I think it is pretty safe to assume that everyone has heard of Galileo Galilei. Not as well known is his eldest daughter.
Galileo was born on February 15, 1564, in Pisa, Italy. A mathematics professor, he made observations with implications for the future study of physics. He constructed a telescope (did not invent it) and made significant improvements to it. He supported the Copernican theory of a sun-centered solar system and so was accused twice of heresy by the Catholic church.
He had three children, but was closest to his eldest, Virginia. He saw her as much like himself in intellect, sensibility, and with an always-seeking spirit.
Virginia was born of his illicit affair with Marina Gamba of Venice. Her birth was in the summer of a new century – August 13, 1600.
That year was also when a Dominican friar, Giordano Bruno, who believed the Earth traveled around the Sun, was burned at the stake.
On her thirteenth birthday, Virginia entered a convent and remained there for the rest of her short life. She was devout but loved her father and remained in constant correspondence with him.
I learned about her when I read back in 1999 Galileo’s Daughter by Dava Sobel which used whatever surviving letters (never published in translation) between them as a major source. It is a good tale of that divide and connections between science and spiritual belief that still exists.
Virginia became Maria Celeste as a nun. We can surmise that Celeste might be a celestial nod to her father. In the convent, she was the apothecary – a kind of science of that time. She sent her father herbal treatments. She asked her father for financial help for the convent. She may have helped him prepare some manuscripts.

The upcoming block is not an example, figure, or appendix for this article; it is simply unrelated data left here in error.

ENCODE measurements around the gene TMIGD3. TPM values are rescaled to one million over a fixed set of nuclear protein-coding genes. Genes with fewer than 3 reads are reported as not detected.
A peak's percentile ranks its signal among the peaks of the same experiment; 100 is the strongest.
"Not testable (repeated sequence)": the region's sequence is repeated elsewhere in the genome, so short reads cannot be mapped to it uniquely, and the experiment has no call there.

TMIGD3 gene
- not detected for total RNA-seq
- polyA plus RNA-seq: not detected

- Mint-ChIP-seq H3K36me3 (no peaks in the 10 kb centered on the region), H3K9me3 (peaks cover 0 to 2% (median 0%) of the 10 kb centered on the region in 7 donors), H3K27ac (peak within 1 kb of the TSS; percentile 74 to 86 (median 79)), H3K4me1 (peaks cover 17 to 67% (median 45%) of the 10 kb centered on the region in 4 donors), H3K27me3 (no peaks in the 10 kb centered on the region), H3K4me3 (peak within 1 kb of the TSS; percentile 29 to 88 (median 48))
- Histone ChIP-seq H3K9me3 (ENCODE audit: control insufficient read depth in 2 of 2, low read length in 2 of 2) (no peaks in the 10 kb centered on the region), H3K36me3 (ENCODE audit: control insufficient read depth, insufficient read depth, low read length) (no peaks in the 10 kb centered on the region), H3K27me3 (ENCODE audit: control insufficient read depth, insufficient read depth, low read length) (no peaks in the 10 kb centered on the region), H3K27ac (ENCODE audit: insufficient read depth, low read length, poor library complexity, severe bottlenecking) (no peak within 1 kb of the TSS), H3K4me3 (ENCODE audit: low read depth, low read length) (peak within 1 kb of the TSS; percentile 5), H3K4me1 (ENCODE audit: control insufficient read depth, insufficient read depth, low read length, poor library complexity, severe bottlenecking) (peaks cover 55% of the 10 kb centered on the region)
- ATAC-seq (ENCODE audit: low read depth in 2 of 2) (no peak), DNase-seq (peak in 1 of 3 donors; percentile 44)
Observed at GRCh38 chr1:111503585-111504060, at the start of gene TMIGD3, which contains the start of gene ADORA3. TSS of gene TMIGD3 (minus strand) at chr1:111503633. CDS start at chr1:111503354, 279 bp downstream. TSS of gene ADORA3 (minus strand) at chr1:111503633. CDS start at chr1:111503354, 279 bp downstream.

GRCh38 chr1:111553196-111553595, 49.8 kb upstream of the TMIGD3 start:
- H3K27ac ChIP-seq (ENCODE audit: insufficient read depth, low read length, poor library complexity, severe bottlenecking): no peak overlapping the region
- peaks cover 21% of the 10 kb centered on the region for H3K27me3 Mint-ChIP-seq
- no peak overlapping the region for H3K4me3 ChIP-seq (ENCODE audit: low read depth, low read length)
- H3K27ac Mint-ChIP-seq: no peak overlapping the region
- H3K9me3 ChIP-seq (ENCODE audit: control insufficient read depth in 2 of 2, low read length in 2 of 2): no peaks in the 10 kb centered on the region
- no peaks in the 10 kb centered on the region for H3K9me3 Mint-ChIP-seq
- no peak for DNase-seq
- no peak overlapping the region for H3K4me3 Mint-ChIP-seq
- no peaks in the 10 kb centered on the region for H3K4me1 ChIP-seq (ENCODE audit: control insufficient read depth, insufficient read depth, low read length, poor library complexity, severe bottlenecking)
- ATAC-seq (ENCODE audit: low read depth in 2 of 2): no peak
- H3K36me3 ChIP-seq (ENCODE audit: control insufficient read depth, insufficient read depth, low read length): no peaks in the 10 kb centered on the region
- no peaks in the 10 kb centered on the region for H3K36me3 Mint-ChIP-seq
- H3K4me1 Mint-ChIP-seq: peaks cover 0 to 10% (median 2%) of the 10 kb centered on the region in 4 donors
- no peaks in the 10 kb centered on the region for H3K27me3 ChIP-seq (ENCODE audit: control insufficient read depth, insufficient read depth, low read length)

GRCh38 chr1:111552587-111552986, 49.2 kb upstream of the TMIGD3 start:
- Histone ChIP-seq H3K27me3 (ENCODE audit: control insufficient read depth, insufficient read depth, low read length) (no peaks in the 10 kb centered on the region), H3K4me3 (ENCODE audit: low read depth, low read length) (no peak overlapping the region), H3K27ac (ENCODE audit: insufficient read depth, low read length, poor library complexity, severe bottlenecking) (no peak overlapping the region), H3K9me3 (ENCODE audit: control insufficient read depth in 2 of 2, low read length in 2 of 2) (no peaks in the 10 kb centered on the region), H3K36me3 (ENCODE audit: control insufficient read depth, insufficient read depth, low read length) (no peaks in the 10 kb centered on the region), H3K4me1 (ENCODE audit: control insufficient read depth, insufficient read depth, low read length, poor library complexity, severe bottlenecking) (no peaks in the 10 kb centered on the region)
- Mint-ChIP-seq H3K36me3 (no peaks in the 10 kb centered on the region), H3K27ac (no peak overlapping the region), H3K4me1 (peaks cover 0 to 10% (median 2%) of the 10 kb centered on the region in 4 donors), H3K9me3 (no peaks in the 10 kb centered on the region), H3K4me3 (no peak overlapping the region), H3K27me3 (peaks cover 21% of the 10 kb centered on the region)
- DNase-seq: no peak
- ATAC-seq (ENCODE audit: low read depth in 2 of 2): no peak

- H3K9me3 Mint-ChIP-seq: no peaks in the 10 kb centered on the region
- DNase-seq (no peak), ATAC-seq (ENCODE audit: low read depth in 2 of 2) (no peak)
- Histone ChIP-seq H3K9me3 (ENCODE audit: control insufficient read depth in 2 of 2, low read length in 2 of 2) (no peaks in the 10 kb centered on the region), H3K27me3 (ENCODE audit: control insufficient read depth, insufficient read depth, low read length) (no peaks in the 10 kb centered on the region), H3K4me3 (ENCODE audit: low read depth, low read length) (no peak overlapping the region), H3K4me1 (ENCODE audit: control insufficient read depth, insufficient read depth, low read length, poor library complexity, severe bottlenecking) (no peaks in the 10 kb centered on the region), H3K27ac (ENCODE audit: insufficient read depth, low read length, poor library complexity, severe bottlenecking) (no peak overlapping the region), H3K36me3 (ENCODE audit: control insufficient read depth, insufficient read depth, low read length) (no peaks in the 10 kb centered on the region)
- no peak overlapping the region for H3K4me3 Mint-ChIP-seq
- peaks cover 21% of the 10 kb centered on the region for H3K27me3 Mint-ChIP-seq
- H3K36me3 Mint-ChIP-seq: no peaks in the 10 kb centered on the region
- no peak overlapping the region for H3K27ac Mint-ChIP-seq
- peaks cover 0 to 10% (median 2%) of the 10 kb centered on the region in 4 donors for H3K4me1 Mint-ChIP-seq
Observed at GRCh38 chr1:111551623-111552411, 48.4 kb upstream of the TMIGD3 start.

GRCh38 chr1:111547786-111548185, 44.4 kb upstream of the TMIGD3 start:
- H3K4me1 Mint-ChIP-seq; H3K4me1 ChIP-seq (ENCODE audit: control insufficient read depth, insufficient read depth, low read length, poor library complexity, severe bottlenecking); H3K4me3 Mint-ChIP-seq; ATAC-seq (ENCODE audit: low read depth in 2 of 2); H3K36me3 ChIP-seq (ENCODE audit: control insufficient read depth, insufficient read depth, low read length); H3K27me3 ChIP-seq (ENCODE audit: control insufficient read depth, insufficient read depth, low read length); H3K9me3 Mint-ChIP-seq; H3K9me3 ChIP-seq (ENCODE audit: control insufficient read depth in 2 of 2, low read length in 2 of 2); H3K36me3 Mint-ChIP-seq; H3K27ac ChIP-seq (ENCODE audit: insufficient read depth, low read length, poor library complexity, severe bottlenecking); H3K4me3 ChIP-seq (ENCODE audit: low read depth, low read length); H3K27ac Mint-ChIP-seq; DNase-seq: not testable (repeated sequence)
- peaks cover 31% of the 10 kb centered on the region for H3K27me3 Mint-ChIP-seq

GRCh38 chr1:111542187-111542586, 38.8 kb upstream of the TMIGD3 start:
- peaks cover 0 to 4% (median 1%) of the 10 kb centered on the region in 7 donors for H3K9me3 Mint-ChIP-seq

It is not really clear how father and daughter reconciled his heresy and her devotion. But they did. Love conquers all?
Galileo was not an atheist. He remained a Catholic and believed in the power of prayer.
Unfortunately, though letters from Maria Celeste were discovered among Galileo’s papers, his responses to her have been lost. Maria Celeste’s letters are published as Letters to father, translated and edited by Dava Sobel.
We remember Galileo mostly for the telescope, which he found out about in 1609. It was a Dutch gadget and initially known as a spyglass or eyeglass. It was curiosity that made faraway objects appear closer and they were being sold in Paris. Galileo saw it as a device of use in the military and promoted it as that to the Italian government.
He improved the design, as others were also doing in other countries, grinding and polishing lenses himself. The Venetian senate was so amazed and obsessed with using it to look for distant ships from bell towers of the city, they renewed his contract at the University of Padua for life, and Professor Galilei’s salary jumped to 1000 florins per year (a 500% raise from his starting pay).
That telescope cause a huge shift in the way we perceive the world we live in and the universe beyond or world.
Galileo used his improved telescope to make detailed drawings of the Moon’s phases, and he discovered 4 of Jupiter’s 67 moons (Io, Europa, Ganymede, and Callisto), though he considered them to be planets. In a 1610 letter, Galileo commented on them and said “I render infinite thanks to God for being so kind as to make me alone the first observer of marvels kept hidden in obscurity for all previous centuries.”
He reminds me of Charles Darwin in that both had a hard time with their discoveries knowing that this new knowledge would clash with existing religious beliefs. Galileo wrote a famous letter about science and religion and that conflict obviously concerned him – and his daughter, and probably some of you reading this today.